Bee Hive Basics – Understanding a Bee’s Living Quarters

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Bee Hive Basics – Understanding a Bee’s Living Quarters

Artificial hives have evolved over the years to make the beekeeper’s activities simpler and easier. In this article, we’ll be discussing some of the basic items of an artificial bee hive and how to take care of them.

A hive called the “Langstroth” is probably the most common bee hive used by beekeepers today. It is classified as a movable frame bee hive since it can be moved easily compared to other types of hives. It contains nine or ten wooden frames that hold the honey combs. It does not have or need a ceiling or a floor, as the frames hang suspended from the frame holders.

The foundation of each Langstroth hive contains a piece of plastic or sheet wax. This provides the bees a place to start building honey combs within the frame. With the frames suspended, the bees can move freely through the hive so they can deposit their pollen into honeycombs. Since the frames are removable, they can be taken out for easy honey collection. In addition, the honeycombs can be reused after the honey has been extracted. This design of the hive makes it easy for both the bees and the beekeeper to use.

Some beekeepers use top-bar hives, which are hives designed to hold the honey combs suspended from bars across the top, hence the name. These types of hives are modeled after hives commonly found in Africa. With this type of design, honey production is not as high, and the honey combs cannot be reused after harvest. However, the honey produced is top quality.

There are certain factors of beekeeping you must consider before selecting the type of hive you will use. First, make sure the local codes or regulations in your area allow beekeeping on the type of property you plan to set up your hive on. Next, consider the exact placement of your hive. Ideally, you will want to place it as far away as possible from residences, commercial facilities and also public recreational areas. Bees can be upsetting to certain people, particularly those allergic to bee stings. You will minimize the risk of hassles if your hive is placed far from any public areas.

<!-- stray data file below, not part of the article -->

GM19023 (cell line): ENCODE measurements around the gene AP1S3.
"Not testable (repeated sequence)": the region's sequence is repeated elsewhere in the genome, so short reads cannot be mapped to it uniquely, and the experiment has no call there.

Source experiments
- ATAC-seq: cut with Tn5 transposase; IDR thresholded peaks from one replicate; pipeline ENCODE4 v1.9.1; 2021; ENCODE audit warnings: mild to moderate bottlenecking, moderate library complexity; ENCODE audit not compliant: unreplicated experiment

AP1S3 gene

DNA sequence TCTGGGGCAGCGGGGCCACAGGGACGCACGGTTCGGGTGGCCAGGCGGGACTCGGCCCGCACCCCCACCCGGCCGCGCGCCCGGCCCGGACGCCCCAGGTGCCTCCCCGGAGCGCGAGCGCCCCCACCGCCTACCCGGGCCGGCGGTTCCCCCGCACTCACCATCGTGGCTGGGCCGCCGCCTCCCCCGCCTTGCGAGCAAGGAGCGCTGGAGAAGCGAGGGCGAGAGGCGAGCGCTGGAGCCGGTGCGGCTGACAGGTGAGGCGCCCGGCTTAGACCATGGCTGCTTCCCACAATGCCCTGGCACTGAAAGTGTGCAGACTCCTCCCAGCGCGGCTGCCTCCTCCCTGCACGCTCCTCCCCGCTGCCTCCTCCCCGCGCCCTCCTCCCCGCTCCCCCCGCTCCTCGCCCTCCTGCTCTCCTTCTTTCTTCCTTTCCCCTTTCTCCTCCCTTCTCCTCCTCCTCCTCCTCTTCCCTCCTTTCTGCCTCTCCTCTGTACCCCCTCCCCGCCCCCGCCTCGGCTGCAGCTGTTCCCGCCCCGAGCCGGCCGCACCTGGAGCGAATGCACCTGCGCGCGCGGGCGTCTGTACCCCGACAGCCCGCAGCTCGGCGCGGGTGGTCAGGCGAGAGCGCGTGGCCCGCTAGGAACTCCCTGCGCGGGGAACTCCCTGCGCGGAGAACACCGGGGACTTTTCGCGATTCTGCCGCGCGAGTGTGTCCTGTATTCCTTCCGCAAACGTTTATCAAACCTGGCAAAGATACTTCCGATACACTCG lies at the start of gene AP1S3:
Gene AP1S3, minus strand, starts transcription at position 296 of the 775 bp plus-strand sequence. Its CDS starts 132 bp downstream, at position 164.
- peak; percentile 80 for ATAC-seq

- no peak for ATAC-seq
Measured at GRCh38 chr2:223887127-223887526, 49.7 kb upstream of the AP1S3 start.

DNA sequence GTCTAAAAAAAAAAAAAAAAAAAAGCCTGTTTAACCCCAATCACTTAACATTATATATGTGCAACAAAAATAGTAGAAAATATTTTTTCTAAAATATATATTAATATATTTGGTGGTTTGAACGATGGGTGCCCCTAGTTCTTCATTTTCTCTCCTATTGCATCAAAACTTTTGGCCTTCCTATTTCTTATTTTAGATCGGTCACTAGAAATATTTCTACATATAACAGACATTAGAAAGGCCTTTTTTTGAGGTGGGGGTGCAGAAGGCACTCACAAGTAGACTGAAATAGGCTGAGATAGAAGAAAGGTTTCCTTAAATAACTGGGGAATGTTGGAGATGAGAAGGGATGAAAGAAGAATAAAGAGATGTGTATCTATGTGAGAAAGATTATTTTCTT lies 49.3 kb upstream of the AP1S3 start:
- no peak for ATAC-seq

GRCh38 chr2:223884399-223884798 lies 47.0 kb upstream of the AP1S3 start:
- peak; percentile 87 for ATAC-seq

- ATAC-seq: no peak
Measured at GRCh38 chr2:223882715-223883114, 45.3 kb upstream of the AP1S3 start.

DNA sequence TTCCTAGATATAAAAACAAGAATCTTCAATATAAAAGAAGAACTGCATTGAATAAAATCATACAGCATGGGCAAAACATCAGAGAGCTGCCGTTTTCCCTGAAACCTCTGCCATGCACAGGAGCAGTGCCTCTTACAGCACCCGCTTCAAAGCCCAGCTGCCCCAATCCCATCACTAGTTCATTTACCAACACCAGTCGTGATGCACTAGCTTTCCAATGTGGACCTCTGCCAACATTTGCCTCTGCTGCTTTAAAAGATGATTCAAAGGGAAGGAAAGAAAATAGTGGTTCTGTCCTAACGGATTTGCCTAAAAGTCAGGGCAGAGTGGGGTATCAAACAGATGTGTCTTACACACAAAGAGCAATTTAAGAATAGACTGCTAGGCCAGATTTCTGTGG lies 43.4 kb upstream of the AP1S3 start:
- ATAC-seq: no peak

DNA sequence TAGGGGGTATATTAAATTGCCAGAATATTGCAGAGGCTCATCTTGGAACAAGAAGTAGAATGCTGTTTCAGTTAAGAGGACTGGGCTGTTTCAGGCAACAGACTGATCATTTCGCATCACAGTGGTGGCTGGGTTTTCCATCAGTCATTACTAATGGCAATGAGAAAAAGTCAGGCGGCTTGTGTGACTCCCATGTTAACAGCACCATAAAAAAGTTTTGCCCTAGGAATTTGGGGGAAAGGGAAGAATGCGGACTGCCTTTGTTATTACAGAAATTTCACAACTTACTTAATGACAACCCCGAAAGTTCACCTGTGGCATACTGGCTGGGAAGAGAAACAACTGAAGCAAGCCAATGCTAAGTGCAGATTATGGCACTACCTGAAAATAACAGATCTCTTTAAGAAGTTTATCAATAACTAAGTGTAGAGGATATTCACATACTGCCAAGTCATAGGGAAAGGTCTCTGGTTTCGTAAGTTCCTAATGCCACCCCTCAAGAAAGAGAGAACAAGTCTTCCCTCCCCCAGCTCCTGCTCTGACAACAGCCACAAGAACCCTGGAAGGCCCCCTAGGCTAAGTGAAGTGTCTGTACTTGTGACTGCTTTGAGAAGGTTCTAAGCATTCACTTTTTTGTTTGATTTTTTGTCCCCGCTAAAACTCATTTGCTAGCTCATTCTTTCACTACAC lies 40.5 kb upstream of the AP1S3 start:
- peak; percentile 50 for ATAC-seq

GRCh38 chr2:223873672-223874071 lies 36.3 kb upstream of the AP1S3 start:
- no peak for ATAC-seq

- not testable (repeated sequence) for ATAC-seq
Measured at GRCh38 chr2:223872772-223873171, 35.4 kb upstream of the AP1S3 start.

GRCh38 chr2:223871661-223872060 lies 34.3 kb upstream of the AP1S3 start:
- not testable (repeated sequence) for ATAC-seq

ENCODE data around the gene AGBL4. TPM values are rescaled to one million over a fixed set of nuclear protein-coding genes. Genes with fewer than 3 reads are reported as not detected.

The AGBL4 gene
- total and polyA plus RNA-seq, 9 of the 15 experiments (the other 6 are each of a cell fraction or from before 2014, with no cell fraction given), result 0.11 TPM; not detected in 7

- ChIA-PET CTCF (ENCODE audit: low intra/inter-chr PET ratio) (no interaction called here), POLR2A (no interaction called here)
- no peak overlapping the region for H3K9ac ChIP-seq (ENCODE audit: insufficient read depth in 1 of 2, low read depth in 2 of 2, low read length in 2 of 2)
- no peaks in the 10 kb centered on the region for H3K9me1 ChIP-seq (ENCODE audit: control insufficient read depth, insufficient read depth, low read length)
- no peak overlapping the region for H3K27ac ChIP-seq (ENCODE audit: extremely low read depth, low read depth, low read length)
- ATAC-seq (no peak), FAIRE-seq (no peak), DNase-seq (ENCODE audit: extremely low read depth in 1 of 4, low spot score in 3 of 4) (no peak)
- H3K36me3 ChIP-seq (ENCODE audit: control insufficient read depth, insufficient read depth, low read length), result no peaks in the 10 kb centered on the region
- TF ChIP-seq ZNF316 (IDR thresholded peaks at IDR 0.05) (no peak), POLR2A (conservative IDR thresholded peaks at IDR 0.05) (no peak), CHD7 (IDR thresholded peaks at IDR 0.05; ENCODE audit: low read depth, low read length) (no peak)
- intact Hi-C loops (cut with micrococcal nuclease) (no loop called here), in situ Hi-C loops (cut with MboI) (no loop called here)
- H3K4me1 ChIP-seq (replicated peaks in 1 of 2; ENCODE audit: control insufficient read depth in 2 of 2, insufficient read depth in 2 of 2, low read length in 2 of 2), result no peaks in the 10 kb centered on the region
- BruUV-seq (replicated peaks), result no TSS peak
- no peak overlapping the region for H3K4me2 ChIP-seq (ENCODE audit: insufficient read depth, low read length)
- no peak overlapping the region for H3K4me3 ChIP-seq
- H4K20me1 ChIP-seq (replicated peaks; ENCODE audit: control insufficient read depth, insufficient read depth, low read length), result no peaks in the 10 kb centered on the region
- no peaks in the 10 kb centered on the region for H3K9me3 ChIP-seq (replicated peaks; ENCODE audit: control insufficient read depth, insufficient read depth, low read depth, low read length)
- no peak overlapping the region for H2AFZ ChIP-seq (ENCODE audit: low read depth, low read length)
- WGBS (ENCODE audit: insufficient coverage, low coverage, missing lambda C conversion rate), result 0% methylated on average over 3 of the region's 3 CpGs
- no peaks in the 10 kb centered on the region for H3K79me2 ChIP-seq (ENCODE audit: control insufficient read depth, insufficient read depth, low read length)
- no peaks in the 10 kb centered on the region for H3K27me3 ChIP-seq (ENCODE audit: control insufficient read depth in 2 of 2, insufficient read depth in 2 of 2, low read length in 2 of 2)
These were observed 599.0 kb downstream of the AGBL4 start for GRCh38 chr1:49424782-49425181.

Even though bees can find flower sources on their own, it’s still a good idea to place your hive near a fresh water and food supply. In situations where food is not readily available, such as in colder seasons or in harsher climates, you must supplement the food supply with a sugary syrup bee food. For the water supply, something as simply as a fountain in a garden will do.

Another factor to consider in placement of the hive is the presence of possible predators, both animal and human. Skunks and bears are the most likely animal predators that can endanger a hive. People who are interested in stealing honey, or just plain malicious towards the hive, can also endanger your bees. Place the hive in a less conspicuous and harder to access location on your property to help protect from vandals and thieves.

Although bees are most active during the warmer months, the hive itself will house your bees year round. As such be sure to place the hive somewhere that will protect it from extreme weather conditions. Be sure it is not in the path of extremely windy areas, or to susceptible to too much rain or snow.

Lance Murdock is a beekeeping enthusiast and author. He lives in Los Angeles and spends his time teaching others how to setup a healthy, sustainable beekeeping hive in your backyard. For more information on setting up your own bee hive, you can get his free mini-course on how to get started in beekeeping at http//www.SimpleBeekeepingGuide.com

 

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